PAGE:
‘Dance Ink’ (Vol. 8, No. 2)

Editorial Design

The performing arts publication showcases a collaboration with choreographer Pam Tanowitz and photographer Pari Dukovic.

Volume 8, Number 2 of Dance Ink presents a collaboration between the celebrated choreographer Pam Tanowitz and dancer Melissa Toogood, documented by Pari Dukovic, the award-winning photographer whose work is featured in The New Yorker. Conceived and designed by Pentagram and Dance Ink publisher Patsy Tarr, the issue makes connections between the lines of dance performance and the graphic language of letterforms, and pays tribute to an iconic modernist work of dance and design.

The designers were inspired by the Czech modernist artist Karel Teige and his Abeceda (1926), a landmark work of European modernism that collected innovative designs for a Jazz Age alphabet created by Teige, choreographed by Czech dancer Milca Mayerova and photographed by Teige. The resulting play between Teige’s “musical typography” and Milca’s choreographic response to it has been described as “the alphabet as a photo ballet.”

Exploring Teige’s idea, the designers chose selections from Tanowitz’s live, on-the-spot choreography, executed by Toogood and captured by Dukovic. The designers developed the graphic connections between the two languages, linking the lines of letterforms with the movements of the choreography, creating a series of formalist duets between the choreographer and the dancer, and the dancer and the alphabet.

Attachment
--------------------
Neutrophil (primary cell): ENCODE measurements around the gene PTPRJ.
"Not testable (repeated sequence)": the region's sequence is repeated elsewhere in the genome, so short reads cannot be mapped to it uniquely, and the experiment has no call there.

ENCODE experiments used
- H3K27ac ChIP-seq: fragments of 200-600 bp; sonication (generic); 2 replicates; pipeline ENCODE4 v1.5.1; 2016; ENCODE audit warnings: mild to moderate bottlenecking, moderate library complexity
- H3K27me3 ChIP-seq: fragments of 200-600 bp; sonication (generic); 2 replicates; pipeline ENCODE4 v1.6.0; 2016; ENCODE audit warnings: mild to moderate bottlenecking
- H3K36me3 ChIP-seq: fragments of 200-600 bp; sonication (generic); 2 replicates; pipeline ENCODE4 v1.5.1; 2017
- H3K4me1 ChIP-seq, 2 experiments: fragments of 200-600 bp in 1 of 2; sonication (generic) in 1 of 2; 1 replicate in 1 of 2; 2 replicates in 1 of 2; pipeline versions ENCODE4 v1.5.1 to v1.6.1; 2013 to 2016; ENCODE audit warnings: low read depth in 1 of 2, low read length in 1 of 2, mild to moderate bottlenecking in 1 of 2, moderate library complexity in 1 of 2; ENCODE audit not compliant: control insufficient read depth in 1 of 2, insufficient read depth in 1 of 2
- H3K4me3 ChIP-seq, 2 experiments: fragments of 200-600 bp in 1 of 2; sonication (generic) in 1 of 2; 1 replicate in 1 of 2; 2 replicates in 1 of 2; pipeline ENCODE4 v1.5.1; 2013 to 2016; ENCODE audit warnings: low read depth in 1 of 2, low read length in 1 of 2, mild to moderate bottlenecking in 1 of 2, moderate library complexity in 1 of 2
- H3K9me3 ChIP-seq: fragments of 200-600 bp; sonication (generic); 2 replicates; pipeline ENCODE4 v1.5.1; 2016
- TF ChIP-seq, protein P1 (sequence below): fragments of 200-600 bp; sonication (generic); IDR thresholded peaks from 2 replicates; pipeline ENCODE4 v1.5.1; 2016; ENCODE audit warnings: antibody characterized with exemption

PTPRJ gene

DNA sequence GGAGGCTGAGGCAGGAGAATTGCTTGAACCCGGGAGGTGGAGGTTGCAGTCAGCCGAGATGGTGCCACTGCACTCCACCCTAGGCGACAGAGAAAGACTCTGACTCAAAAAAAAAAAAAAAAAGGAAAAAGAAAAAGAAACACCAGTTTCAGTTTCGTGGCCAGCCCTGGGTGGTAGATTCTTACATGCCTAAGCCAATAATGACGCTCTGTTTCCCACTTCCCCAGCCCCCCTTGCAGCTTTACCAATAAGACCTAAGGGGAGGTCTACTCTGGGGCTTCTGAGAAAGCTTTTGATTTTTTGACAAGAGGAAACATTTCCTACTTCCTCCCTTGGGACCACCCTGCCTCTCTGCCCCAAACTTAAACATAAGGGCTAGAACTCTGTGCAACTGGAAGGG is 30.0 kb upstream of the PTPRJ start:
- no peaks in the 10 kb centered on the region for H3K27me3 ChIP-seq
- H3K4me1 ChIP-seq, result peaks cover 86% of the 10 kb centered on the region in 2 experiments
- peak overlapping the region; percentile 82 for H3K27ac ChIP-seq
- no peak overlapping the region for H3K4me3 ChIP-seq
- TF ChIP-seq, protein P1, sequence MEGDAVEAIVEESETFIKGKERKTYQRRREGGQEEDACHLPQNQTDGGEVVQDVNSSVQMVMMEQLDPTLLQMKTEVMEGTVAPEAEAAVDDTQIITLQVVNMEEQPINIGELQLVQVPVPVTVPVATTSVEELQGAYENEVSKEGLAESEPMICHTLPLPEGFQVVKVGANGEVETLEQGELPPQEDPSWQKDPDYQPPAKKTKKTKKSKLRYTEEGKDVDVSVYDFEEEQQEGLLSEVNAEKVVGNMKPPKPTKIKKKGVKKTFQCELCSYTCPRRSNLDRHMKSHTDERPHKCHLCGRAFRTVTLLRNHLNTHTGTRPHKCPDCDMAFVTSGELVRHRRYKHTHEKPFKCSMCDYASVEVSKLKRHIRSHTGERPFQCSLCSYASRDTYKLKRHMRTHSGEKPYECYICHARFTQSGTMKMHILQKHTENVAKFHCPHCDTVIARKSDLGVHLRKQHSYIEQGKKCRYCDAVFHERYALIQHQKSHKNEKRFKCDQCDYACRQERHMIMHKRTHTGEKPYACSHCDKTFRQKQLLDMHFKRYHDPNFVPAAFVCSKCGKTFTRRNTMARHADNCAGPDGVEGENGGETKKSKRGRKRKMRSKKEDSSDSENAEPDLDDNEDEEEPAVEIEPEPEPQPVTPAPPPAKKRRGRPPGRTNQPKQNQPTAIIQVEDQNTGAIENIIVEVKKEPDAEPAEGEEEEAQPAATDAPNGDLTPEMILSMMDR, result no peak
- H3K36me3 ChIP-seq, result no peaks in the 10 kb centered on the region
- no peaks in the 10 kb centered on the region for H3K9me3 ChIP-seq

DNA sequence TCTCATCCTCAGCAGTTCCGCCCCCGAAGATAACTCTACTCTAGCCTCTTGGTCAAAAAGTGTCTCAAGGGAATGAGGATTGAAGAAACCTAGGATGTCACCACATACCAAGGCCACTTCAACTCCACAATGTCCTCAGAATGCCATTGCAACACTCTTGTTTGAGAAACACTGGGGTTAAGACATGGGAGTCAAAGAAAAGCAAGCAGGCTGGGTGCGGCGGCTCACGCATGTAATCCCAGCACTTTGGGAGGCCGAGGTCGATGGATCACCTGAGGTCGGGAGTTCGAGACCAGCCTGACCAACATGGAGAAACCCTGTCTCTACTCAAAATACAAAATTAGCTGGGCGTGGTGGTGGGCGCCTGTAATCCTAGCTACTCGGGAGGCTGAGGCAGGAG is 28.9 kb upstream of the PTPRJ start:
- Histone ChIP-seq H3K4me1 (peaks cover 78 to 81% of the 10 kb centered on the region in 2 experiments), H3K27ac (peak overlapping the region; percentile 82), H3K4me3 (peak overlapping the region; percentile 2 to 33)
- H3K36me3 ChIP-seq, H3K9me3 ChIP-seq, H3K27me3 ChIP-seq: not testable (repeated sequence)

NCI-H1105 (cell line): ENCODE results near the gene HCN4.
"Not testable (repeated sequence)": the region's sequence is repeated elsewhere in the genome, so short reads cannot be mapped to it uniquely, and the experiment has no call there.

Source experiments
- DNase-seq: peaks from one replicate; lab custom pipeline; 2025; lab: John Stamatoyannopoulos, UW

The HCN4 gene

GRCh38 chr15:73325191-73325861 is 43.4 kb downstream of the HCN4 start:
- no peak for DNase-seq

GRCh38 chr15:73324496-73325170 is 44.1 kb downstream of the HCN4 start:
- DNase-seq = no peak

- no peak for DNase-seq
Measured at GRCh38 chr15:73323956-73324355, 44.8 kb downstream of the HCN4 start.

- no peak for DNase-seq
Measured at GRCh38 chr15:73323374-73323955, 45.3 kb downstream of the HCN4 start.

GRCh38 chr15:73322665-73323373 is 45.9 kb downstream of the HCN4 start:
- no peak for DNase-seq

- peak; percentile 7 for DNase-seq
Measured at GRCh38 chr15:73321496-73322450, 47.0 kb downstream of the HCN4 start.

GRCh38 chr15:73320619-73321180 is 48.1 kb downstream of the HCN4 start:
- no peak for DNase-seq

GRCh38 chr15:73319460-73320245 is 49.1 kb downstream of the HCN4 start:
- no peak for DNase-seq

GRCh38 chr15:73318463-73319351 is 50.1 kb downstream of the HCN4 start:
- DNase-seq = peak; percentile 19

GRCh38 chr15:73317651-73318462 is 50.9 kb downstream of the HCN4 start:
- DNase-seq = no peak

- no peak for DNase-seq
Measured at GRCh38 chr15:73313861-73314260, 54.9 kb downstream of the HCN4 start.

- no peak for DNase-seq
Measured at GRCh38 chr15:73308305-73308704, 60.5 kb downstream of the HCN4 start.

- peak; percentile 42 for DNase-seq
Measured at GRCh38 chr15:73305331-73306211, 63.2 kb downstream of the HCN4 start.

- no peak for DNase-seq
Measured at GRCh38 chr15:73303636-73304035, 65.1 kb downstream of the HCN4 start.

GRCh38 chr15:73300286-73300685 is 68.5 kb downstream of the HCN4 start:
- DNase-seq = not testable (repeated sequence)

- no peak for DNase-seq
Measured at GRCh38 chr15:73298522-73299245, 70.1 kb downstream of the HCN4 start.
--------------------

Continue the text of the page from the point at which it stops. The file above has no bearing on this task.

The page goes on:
For Dance Ink, the designers reversed Teige’s creative process. Where Mayerova choreographed poses to imitate the alphabet that Teige had created, Miller reviewed Dukovic’s dramatic black-and-white photos of Tanowitz’s work in search of moves that suggested letters. In effect, Miller deconstructed the dance from the photographs to create an alphabet from within. The images of Toogood have been layered on a series of original letterforms that echo her movements, transforming the dance into an alphabet, from A to Z. The graphics are complemented by a bold geometric costume by Reid Bartelme and Harriet Jung.

In her introductory essay, Dance Ink senior editor Nancy Dalva writes about choreography as design: “(Miller) knowingly and ingeniously has flipped the paradigm of dancers creating shapes of letters to spell messages. Instead, he finds the hidden ingredients of language within the dancing.”

The 36-page issue is presented in an oversized format of 10 by 14 1/4 inches, beautifully produced with high-quality offset printing in a french fold and housed in a clear vinyl jacket that enhances its tactility. Available for order here.

New York
Abbott Miller
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